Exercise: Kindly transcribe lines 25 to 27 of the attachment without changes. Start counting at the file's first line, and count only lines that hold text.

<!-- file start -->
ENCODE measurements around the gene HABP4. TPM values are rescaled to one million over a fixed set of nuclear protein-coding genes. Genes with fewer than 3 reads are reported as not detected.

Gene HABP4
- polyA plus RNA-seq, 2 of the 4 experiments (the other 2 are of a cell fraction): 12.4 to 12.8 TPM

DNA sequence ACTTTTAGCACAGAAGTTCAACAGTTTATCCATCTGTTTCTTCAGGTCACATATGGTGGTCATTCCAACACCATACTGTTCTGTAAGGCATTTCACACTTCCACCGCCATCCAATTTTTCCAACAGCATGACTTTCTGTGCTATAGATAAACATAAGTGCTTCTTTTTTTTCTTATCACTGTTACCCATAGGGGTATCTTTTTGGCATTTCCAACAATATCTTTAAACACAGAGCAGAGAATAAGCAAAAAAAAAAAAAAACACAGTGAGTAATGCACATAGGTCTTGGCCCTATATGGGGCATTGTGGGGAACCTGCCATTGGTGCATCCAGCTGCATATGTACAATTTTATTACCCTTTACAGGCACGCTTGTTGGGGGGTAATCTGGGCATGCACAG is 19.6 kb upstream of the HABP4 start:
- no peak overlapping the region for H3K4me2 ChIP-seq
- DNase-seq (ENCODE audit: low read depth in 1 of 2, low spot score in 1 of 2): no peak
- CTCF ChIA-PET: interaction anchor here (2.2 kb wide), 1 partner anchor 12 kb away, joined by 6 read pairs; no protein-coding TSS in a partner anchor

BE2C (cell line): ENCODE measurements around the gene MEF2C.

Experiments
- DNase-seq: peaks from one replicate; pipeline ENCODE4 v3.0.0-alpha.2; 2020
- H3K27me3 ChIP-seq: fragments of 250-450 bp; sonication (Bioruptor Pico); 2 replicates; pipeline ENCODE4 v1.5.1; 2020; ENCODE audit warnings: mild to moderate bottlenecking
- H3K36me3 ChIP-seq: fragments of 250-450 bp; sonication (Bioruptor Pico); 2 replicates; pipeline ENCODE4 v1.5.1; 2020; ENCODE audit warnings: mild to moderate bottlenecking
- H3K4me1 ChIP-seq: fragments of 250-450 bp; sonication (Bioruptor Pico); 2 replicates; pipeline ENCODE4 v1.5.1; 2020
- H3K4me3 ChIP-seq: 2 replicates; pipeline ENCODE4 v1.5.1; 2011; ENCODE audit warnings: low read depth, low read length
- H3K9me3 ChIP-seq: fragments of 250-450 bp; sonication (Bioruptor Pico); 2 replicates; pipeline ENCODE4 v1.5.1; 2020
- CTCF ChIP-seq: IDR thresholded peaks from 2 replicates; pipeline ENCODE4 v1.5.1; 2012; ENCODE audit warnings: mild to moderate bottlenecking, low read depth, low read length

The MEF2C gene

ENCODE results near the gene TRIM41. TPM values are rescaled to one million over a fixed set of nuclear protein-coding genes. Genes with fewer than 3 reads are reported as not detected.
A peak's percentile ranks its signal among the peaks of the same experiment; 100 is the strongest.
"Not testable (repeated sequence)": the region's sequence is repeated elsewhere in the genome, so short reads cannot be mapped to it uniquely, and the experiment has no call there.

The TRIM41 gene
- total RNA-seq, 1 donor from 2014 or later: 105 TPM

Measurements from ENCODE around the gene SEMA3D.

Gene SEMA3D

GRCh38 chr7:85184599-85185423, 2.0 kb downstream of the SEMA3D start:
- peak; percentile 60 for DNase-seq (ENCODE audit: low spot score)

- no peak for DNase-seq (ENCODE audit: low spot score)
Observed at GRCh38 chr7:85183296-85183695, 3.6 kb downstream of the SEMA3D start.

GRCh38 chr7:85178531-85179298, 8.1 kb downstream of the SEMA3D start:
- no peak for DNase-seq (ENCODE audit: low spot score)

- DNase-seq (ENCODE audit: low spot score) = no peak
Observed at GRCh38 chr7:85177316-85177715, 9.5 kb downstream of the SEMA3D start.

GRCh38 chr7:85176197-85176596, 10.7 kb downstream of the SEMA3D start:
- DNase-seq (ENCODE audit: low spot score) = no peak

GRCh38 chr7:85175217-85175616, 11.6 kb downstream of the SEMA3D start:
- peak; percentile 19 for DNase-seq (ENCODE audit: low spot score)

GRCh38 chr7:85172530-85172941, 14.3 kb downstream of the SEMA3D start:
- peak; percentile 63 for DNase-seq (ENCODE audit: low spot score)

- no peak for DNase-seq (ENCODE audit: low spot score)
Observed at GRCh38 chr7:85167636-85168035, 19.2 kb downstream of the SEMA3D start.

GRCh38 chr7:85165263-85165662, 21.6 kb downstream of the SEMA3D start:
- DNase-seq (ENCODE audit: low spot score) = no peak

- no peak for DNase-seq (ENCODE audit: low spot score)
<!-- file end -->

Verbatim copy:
GRCh38 chr7:85184599-85185423, 2.0 kb downstream of the SEMA3D start:
- peak; percentile 60 for DNase-seq (ENCODE audit: low spot score)

- no peak for DNase-seq (ENCODE audit: low spot score)